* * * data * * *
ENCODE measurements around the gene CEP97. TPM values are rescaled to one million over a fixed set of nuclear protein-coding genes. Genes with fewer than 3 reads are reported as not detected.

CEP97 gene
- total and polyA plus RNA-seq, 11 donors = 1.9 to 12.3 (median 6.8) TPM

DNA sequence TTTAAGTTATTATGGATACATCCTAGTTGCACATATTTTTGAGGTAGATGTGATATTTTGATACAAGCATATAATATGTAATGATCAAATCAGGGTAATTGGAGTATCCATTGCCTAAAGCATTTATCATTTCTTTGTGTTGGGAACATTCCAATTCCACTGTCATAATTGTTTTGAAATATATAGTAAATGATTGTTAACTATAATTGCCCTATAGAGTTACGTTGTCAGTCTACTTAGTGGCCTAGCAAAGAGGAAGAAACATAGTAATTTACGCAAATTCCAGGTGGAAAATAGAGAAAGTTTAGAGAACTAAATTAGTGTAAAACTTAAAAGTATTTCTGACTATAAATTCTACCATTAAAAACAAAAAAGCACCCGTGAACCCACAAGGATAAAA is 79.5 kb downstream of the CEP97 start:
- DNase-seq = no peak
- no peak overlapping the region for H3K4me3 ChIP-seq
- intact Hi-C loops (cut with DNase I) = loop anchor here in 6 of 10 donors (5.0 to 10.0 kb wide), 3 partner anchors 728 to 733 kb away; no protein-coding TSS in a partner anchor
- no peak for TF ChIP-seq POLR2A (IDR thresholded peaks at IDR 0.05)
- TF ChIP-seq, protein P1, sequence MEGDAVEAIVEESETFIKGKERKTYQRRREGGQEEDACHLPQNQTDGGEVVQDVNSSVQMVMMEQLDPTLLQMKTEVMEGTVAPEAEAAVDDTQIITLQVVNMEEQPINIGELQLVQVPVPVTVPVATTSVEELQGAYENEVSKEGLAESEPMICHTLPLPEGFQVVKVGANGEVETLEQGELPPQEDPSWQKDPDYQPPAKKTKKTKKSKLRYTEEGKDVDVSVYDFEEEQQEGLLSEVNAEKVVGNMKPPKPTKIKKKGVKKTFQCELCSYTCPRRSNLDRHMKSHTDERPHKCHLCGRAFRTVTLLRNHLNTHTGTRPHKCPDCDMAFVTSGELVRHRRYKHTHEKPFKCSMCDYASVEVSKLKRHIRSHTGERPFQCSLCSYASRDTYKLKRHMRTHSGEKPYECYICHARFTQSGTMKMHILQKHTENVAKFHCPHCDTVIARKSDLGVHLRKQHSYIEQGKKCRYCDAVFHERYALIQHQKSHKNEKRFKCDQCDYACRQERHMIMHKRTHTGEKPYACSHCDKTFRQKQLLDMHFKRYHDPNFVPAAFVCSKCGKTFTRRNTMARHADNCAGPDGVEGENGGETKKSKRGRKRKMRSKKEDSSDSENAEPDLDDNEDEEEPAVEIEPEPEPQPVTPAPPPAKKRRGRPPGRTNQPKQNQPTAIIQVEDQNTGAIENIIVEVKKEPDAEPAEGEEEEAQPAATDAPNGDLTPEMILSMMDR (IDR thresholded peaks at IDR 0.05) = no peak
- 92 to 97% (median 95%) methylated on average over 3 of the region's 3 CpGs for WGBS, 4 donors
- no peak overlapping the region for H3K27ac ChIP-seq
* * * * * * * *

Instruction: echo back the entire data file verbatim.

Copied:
ENCODE measurements around the gene CEP97. TPM values are rescaled to one million over a fixed set of nuclear protein-coding genes. Genes with fewer than 3 reads are reported as not detected.

CEP97 gene
- total and polyA plus RNA-seq, 11 donors = 1.9 to 12.3 (median 6.8) TPM

DNA sequence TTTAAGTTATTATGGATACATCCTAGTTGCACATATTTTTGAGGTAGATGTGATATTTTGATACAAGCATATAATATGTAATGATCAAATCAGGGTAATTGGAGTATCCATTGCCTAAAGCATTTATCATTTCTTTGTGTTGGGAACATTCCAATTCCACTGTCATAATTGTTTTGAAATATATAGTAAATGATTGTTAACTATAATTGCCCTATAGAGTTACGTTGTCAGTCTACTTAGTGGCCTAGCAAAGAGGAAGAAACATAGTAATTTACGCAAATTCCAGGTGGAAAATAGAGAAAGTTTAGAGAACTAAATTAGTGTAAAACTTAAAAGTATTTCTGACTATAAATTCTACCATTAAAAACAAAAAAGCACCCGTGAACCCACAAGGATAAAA is 79.5 kb downstream of the CEP97 start:
- DNase-seq = no peak
- no peak overlapping the region for H3K4me3 ChIP-seq
- intact Hi-C loops (cut with DNase I) = loop anchor here in 6 of 10 donors (5.0 to 10.0 kb wide), 3 partner anchors 728 to 733 kb away; no protein-coding TSS in a partner anchor
- no peak for TF ChIP-seq POLR2A (IDR thresholded peaks at IDR 0.05)
- TF ChIP-seq, protein P1, sequence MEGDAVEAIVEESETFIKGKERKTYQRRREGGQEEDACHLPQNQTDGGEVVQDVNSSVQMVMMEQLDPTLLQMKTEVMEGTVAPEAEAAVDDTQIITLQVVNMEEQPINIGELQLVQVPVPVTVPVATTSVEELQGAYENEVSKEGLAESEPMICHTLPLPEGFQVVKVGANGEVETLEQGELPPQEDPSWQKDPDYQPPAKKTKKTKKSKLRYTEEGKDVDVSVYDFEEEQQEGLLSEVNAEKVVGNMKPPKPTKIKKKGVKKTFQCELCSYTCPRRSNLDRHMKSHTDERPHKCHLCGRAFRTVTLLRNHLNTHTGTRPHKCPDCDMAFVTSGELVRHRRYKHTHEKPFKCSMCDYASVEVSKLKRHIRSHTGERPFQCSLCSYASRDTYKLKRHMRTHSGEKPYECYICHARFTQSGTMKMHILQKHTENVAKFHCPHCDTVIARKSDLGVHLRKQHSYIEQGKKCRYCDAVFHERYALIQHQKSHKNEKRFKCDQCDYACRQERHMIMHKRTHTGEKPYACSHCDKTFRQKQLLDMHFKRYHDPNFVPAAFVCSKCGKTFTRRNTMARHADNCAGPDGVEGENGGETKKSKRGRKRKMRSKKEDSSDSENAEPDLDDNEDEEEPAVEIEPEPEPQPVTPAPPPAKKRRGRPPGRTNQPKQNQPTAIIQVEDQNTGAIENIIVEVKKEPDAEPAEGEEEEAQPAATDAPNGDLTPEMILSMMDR (IDR thresholded peaks at IDR 0.05) = no peak
- 92 to 97% (median 95%) methylated on average over 3 of the region's 3 CpGs for WGBS, 4 donors
- no peak overlapping the region for H3K27ac ChIP-seq